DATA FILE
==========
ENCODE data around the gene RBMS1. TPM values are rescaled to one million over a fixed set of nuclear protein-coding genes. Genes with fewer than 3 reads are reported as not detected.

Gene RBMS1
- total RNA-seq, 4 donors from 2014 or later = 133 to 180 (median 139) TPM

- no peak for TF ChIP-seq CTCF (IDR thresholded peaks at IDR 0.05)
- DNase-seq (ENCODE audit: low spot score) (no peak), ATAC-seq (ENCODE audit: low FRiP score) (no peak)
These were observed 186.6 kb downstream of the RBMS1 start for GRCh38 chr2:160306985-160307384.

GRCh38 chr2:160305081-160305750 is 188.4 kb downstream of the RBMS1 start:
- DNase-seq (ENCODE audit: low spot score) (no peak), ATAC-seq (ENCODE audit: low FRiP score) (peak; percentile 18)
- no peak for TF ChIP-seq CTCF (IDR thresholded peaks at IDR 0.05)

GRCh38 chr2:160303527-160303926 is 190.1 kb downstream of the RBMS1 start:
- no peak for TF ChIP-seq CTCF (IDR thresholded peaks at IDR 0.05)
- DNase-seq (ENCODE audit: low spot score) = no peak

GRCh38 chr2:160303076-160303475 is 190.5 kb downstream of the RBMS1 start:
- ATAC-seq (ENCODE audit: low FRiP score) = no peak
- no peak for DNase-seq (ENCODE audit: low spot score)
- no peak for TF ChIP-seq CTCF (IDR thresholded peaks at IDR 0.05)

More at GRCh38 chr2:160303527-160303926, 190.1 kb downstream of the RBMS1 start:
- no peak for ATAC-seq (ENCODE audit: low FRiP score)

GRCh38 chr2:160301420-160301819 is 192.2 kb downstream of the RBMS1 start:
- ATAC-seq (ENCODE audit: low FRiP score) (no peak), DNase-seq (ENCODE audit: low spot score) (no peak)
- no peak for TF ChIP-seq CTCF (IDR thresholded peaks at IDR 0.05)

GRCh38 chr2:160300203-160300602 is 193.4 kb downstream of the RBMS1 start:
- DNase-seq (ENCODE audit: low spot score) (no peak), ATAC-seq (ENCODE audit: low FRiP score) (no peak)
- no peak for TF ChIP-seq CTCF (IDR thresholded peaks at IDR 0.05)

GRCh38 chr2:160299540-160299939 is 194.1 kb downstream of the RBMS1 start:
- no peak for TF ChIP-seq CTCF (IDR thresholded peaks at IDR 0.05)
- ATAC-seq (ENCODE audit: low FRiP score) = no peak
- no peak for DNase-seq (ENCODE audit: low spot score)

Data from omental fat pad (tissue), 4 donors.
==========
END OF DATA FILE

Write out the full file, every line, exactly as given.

ENCODE data around the gene RBMS1. TPM values are rescaled to one million over a fixed set of nuclear protein-coding genes. Genes with fewer than 3 reads are reported as not detected.

Gene RBMS1
- total RNA-seq, 4 donors from 2014 or later = 133 to 180 (median 139) TPM

- no peak for TF ChIP-seq CTCF (IDR thresholded peaks at IDR 0.05)
- DNase-seq (ENCODE audit: low spot score) (no peak), ATAC-seq (ENCODE audit: low FRiP score) (no peak)
These were observed 186.6 kb downstream of the RBMS1 start for GRCh38 chr2:160306985-160307384.

GRCh38 chr2:160305081-160305750 is 188.4 kb downstream of the RBMS1 start:
- DNase-seq (ENCODE audit: low spot score) (no peak), ATAC-seq (ENCODE audit: low FRiP score) (peak; percentile 18)
- no peak for TF ChIP-seq CTCF (IDR thresholded peaks at IDR 0.05)

GRCh38 chr2:160303527-160303926 is 190.1 kb downstream of the RBMS1 start:
- no peak for TF ChIP-seq CTCF (IDR thresholded peaks at IDR 0.05)
- DNase-seq (ENCODE audit: low spot score) = no peak

GRCh38 chr2:160303076-160303475 is 190.5 kb downstream of the RBMS1 start:
- ATAC-seq (ENCODE audit: low FRiP score) = no peak
- no peak for DNase-seq (ENCODE audit: low spot score)
- no peak for TF ChIP-seq CTCF (IDR thresholded peaks at IDR 0.05)

More at GRCh38 chr2:160303527-160303926, 190.1 kb downstream of the RBMS1 start:
- no peak for ATAC-seq (ENCODE audit: low FRiP score)

GRCh38 chr2:160301420-160301819 is 192.2 kb downstream of the RBMS1 start:
- ATAC-seq (ENCODE audit: low FRiP score) (no peak), DNase-seq (ENCODE audit: low spot score) (no peak)
- no peak for TF ChIP-seq CTCF (IDR thresholded peaks at IDR 0.05)

GRCh38 chr2:160300203-160300602 is 193.4 kb downstream of the RBMS1 start:
- DNase-seq (ENCODE audit: low spot score) (no peak), ATAC-seq (ENCODE audit: low FRiP score) (no peak)
- no peak for TF ChIP-seq CTCF (IDR thresholded peaks at IDR 0.05)

GRCh38 chr2:160299540-160299939 is 194.1 kb downstream of the RBMS1 start:
- no peak for TF ChIP-seq CTCF (IDR thresholded peaks at IDR 0.05)
- ATAC-seq (ENCODE audit: low FRiP score) = no peak
- no peak for DNase-seq (ENCODE audit: low spot score)

Data from omental fat pad (tissue), 4 donors.